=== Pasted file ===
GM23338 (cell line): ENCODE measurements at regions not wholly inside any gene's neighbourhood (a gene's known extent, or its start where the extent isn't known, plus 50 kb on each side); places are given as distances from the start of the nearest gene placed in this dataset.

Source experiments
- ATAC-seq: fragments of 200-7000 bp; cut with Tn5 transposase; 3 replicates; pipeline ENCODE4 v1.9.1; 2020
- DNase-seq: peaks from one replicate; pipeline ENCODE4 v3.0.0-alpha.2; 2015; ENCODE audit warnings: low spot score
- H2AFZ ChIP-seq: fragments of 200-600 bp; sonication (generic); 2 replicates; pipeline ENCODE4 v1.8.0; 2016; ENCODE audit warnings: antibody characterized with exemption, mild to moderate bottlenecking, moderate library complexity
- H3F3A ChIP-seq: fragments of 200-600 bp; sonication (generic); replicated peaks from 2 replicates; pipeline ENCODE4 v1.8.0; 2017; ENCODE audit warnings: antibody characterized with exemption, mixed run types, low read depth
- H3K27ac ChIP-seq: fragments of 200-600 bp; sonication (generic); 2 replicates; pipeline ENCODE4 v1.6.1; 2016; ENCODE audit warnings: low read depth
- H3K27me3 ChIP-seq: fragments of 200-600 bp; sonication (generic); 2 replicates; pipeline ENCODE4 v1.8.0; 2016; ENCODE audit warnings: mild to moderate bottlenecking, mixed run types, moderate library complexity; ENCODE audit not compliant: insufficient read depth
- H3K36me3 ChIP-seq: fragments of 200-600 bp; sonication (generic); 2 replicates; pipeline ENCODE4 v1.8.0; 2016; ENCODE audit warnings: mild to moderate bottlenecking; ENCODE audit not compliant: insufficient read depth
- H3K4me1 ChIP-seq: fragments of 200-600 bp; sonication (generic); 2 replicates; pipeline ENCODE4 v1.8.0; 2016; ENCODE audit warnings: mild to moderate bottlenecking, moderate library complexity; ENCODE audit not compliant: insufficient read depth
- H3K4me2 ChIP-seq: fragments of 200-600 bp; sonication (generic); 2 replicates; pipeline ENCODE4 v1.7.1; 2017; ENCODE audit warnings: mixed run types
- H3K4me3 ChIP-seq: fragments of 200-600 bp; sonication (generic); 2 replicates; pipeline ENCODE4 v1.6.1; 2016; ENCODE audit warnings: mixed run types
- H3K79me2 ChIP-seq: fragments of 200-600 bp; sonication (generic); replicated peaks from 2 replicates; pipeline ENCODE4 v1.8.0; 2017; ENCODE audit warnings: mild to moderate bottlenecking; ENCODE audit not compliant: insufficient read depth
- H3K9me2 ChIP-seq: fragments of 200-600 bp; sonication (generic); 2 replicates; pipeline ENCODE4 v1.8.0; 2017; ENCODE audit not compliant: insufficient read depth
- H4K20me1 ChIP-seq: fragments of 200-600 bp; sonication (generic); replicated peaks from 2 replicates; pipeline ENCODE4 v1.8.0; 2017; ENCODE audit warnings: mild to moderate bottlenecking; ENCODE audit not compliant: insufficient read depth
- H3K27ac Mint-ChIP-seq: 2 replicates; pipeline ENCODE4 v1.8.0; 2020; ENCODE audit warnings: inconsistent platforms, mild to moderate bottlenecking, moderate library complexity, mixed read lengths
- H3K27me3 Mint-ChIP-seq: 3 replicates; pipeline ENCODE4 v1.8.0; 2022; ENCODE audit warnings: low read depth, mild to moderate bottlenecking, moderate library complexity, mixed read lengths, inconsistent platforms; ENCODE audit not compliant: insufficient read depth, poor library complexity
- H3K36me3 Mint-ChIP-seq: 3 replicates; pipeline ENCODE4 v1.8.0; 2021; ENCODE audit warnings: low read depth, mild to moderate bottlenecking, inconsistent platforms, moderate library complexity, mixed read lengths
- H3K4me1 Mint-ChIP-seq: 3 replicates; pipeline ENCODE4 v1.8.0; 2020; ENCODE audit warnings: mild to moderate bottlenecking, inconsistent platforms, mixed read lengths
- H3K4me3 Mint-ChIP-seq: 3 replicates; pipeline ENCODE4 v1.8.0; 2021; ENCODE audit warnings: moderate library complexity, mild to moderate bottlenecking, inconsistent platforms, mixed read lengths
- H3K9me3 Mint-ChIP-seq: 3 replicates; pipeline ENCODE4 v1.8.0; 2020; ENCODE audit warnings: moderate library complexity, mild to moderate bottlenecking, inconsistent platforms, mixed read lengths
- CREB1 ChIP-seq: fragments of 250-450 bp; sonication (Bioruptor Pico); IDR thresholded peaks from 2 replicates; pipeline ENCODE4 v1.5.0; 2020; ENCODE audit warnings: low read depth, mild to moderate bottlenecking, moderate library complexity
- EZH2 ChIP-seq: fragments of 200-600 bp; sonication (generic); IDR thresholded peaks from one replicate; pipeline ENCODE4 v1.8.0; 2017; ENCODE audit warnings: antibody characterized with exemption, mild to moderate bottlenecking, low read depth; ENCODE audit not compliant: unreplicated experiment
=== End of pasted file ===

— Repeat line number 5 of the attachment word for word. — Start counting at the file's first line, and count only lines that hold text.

- H2AFZ ChIP-seq: fragments of 200-600 bp; sonication (generic); 2 replicates; pipeline ENCODE4 v1.8.0; 2016; ENCODE audit warnings: antibody characterized with exemption, mild to moderate bottlenecking, moderate library complexity